you is obsesssed and 300% engaged in their pursuit of a Ph.D degree.
So for 5 years at least, that was my aim, but when I had to make the choice
of pursuing a Ph.D or starting "working in the real world" I chose the latter.
Today 4 years later, I am happy I did not pursue a Ph.D in interaction design
or any HCI-subject. The Ph.D thing is still an opportunity which I always
will have, but I still have to make the choice of pursuing a degree for
whatever reasons suitable. My non-Ph.D status makes me in no sense less
competitive ;-)

Another thing, that Dave mentioned pointing out the differences in Interaction
design and HCI, I would say definately a difference exist in pursuing a
Ph.D in interaction design, which would be encorporated in the field of
a design subject, where praxis is essential and integrated in the research,
and somehow should be applicable and relevant to current paradigms.
In HCI however one can write a whole thesis about something purely unapplicable
and theoretical, in a sense that the new gained knowledge is relevant but
just not fitting in a a real-world-context.

I think we need to work towards clarifying our roles anyway, before we start
banging on eachothers heads with "titles and labels".

That's all folks,
Zayera
(happy with a Masters in Interaction design, only)

>-- Original-Nachricht --
>From: molly wright steenson <molly at girlwonder.com>
>Subject: Re: Education: why "HCI"? (was RE: [ID Discuss] Ph.D. in HCI)
>Date: Sat, 22 May 2004 10:22:59 +0200
>To: id-discuss Designers' <discuss at interactiondesigners.com>
>Cc:
>
>
>Okay, I'll bite...
>
>I teach at the Interaction Design Institute Ivrea, a two-year masters
>program in interaction design.
>
>Many of the people who have come to do masters degrees do it in order
>to deepen their skills or change direction a bit. There are people here

>who come from product design and are interested in looking more at
>different types of interactivity. There are web or mobile phone
>producers, designers and architects (interface, user experience,
>information architects...) that want to work in physical computing or
>different interfaces. We have architects who want to work on ubiquitous

>computing. It's really nice to not have to focus on a bottom line or
>justify in business terms what you're doing (in the way you need to do

>working in a corporate setting). This doesn't mean that you ignore
>business, but it's not a limitation.
>
>Ivrea doesn't offer a Ph.D., and not many exist in design (the
>Institute of Design at IIT in Chicago offers one, and there's a Doctor

>of Design offered at Harvard... I don't know about CMU... the
>Politecnico in Milan offers one... and I think other schools do in
>Europe, maybe K3 in Malmö...) I'm sure that I'm seeing a limited view
>of things, and maybe someone can list other Ph.Ds.
>
>Getting a Ph.D. allows for research and depth in a particular area of
>interest that contributes back to the field. Design research is
>something important as well, and produces work that stretches our
>understanding of design and its impact (it could be on ethnographic and

>sociology, or on design process, or new interfaces, or... you name it).

>The kinds of work that go on at places like HP Labs or Intel Research
>begin to cross into these areas. (Or consider places like Interval
>Research or XEROX PARC, back in the day.)
>
>Do you *need* a Ph.D. to do your job? That really depends on what your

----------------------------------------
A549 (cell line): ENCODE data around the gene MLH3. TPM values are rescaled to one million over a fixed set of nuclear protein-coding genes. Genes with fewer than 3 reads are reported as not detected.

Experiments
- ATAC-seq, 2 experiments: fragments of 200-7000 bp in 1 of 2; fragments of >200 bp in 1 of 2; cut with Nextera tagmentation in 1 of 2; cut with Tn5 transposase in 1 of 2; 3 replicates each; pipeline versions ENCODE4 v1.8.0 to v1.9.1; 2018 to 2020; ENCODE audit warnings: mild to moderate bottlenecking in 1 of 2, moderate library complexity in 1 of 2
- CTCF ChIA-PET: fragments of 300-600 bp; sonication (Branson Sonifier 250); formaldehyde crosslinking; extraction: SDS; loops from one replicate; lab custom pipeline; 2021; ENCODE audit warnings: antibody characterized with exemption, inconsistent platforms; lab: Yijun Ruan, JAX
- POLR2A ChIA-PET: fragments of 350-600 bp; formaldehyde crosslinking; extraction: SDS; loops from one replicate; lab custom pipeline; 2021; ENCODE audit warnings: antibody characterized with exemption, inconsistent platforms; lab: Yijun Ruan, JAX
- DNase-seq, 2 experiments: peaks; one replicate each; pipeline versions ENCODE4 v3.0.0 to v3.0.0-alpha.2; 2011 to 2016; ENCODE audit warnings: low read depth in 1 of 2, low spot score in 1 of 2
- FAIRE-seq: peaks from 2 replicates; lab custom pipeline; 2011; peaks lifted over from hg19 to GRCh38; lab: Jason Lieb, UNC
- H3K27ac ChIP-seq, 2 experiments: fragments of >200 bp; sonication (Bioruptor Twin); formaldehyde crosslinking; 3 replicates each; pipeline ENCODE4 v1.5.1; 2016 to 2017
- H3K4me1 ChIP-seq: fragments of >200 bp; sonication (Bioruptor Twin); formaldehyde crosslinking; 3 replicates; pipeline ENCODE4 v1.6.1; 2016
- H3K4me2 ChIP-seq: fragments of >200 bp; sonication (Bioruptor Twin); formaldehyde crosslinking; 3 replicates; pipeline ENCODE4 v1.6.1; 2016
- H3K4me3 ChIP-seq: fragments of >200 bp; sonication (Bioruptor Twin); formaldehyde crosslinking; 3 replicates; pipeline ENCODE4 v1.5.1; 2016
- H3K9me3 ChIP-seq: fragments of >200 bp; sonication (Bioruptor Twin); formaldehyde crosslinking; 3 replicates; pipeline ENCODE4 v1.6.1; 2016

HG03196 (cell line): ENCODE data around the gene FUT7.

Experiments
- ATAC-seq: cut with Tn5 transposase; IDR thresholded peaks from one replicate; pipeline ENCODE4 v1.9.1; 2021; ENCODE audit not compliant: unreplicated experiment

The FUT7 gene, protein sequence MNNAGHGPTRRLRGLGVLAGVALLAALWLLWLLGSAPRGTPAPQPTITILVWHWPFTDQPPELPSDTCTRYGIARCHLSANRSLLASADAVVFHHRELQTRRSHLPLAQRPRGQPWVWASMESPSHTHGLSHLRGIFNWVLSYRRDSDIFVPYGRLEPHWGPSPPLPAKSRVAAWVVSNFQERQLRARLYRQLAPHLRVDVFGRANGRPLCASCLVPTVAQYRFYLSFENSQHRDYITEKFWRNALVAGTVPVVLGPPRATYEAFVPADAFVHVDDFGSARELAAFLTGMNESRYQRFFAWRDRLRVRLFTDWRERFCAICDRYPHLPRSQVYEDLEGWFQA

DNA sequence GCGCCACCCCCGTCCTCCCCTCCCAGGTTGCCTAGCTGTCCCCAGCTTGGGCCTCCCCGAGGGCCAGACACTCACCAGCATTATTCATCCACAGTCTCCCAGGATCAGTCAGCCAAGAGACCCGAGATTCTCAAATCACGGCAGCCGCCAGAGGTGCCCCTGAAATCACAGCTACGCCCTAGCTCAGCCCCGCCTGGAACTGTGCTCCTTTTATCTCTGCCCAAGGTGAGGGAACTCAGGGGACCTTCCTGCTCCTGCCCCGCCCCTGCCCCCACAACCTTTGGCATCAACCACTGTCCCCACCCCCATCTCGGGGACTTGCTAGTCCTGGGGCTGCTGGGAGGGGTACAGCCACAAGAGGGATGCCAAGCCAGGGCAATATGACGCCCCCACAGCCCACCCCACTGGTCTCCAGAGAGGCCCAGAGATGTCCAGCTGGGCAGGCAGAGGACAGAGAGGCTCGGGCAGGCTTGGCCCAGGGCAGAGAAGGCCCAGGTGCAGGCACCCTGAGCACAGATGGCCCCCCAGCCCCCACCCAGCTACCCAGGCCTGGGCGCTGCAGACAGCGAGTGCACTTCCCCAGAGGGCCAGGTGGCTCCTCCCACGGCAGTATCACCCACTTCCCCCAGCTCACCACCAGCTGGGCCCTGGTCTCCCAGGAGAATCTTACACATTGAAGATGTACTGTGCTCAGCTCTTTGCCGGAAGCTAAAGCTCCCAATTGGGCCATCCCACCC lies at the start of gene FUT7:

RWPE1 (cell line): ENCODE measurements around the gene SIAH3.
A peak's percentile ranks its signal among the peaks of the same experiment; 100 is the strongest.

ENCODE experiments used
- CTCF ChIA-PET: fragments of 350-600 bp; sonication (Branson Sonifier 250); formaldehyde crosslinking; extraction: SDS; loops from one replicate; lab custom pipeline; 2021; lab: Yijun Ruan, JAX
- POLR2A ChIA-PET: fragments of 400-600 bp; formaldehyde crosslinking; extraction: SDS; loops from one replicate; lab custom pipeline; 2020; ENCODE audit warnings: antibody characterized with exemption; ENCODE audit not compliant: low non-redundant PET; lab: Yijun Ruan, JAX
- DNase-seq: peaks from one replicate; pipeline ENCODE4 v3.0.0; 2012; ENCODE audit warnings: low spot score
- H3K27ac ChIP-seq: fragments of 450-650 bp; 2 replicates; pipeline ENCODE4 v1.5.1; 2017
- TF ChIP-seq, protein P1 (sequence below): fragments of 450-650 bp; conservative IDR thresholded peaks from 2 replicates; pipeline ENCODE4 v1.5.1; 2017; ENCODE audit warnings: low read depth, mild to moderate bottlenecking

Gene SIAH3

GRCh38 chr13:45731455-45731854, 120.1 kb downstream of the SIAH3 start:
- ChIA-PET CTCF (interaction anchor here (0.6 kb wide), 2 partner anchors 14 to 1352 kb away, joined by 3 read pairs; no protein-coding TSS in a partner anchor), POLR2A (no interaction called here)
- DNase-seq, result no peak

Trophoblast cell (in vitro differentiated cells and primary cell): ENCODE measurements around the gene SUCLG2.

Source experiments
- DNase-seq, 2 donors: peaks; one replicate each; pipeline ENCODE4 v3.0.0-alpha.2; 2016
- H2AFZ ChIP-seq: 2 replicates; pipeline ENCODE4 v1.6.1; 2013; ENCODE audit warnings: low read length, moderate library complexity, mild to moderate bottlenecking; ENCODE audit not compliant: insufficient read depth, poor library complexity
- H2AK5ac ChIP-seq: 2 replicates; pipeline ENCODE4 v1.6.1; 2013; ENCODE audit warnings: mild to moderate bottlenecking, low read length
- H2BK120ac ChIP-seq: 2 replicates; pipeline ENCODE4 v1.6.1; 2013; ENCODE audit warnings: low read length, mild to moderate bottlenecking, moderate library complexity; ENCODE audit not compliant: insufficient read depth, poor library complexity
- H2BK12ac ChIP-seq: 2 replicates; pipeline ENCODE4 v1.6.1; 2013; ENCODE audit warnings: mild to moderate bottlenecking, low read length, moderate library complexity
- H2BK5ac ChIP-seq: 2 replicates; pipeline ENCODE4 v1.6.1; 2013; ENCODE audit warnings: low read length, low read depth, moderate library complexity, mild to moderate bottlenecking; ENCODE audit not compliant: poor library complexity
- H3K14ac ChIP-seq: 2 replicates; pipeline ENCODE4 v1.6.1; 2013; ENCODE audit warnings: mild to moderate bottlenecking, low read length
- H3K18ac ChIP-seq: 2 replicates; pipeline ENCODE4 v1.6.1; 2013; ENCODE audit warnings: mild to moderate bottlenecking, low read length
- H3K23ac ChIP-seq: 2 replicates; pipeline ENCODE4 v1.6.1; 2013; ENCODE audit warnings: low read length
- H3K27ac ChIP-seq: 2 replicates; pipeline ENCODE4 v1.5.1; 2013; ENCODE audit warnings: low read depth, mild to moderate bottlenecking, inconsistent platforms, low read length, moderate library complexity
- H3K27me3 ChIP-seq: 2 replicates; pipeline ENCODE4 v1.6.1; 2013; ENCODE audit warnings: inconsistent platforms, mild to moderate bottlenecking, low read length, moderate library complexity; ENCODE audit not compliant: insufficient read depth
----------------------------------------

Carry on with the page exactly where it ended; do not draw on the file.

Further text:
>job is. In academia, you typically need a terminal degree (but often,
>on design faculties, that's an MFA). I've got to say that typically,
>when someone has a Ph.D. in whatever it is, I'm impressed that they
>stuck it out, really researched something deeply, and saw a big piece
>of work through.
>
>
>
>On May 21, 2004, at 10:57 PM, David Heller wrote:
>
>> I was reading the last part of the Ph.D. thread and well it occurred

>> to me
>> that people were using "HCI" to mean interaction design. HCI is seldom
>
>> a
>> design degree (that's one piece), and it is not equal to Interaction

>> Design.
>>
>> Maybe it is that HCI is a research degree and SHOULD be done the way
it
>> currently is, but a design degree is more like a professional degree

>> and
>> should probably be done in a very different department than an HCI
>> degree.
>>
>> I wonder if any of us really need a Ph.D. to do our jobs. I can see a

>> higher
>> degree in design being very effective for jump starting an education
to
>> match 5 years or so experience in the field, but if you have that 5
>> years,
>> is an education really going to ad any more value? Has it just become
a
>> lithmus test for recruiters? Are we as a society so turned on by
>> letters
>> after our names?
>>
>> Anyway, I think my main point in this thread is that maybe we should

>> try to
>> focus the conversation on what IxD education should be and not HCI.
>>
>> BTW, I can see that if I was going to head up the usability or ease of
>
>> use
>> lab at IBM that I should have a PhD, but if I was going to be working

>> on a
>> project for IBMs Lotus UI Team, even in a lead position, anything more
>
>> than
>> a Masters, seems like overkill and then a masters in what? Design? HCI?
>> Media? Anthro? Cog?
>>
>> -- dave
>>
>> _______________________________________________
>> Interaction Design Discussion List
>> discuss at interactiondesigners.com
>> --
>> to change your options (unsubscribe or set digest):
>> http://discuss.interactiondesigners.com
>> --
>> Questions: lists at interactiondesigners.com
>> --
>> Announcement Online List (discussion list members get announcements
>> already)
>> http://interactiondesigners.com/announceList/
>> --
>> http://interactiondesigners.com/
>>
>
>
>
>_______________________________________________
>Interaction Design Discussion List
>discuss at interactiondesigners.com
>--
>to change your options (unsubscribe or set digest): http://discuss.interactiondesigners.com
>--
>Questions: lists at interactiondesigners.com
>--
>Announcement Online List (discussion list members get announcements already)
>http://interactiondesigners.com/announceList/